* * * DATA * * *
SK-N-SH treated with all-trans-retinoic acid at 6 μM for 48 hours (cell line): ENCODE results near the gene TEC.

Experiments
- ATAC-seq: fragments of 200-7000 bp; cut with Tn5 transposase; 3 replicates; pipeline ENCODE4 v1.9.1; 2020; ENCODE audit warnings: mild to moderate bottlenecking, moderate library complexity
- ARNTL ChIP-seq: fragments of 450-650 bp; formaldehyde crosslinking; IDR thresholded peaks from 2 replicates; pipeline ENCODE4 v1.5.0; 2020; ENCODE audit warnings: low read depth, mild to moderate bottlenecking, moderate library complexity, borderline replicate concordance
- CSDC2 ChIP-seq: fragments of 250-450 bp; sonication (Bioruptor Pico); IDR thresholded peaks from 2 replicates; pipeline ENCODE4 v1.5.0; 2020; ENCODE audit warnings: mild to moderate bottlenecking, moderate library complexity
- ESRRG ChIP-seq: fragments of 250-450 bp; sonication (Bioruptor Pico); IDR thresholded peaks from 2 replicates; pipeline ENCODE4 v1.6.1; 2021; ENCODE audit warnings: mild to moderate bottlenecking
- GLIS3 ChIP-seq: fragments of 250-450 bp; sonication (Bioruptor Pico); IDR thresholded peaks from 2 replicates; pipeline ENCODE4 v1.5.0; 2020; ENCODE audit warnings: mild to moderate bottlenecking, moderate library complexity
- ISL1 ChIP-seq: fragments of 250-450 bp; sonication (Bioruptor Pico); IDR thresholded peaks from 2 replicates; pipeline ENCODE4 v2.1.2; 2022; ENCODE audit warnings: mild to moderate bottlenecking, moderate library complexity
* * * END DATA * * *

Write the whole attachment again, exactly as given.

SK-N-SH treated with all-trans-retinoic acid at 6 μM for 48 hours (cell line): ENCODE results near the gene TEC.

Experiments
- ATAC-seq: fragments of 200-7000 bp; cut with Tn5 transposase; 3 replicates; pipeline ENCODE4 v1.9.1; 2020; ENCODE audit warnings: mild to moderate bottlenecking, moderate library complexity
- ARNTL ChIP-seq: fragments of 450-650 bp; formaldehyde crosslinking; IDR thresholded peaks from 2 replicates; pipeline ENCODE4 v1.5.0; 2020; ENCODE audit warnings: low read depth, mild to moderate bottlenecking, moderate library complexity, borderline replicate concordance
- CSDC2 ChIP-seq: fragments of 250-450 bp; sonication (Bioruptor Pico); IDR thresholded peaks from 2 replicates; pipeline ENCODE4 v1.5.0; 2020; ENCODE audit warnings: mild to moderate bottlenecking, moderate library complexity
- ESRRG ChIP-seq: fragments of 250-450 bp; sonication (Bioruptor Pico); IDR thresholded peaks from 2 replicates; pipeline ENCODE4 v1.6.1; 2021; ENCODE audit warnings: mild to moderate bottlenecking
- GLIS3 ChIP-seq: fragments of 250-450 bp; sonication (Bioruptor Pico); IDR thresholded peaks from 2 replicates; pipeline ENCODE4 v1.5.0; 2020; ENCODE audit warnings: mild to moderate bottlenecking, moderate library complexity
- ISL1 ChIP-seq: fragments of 250-450 bp; sonication (Bioruptor Pico); IDR thresholded peaks from 2 replicates; pipeline ENCODE4 v2.1.2; 2022; ENCODE audit warnings: mild to moderate bottlenecking, moderate library complexity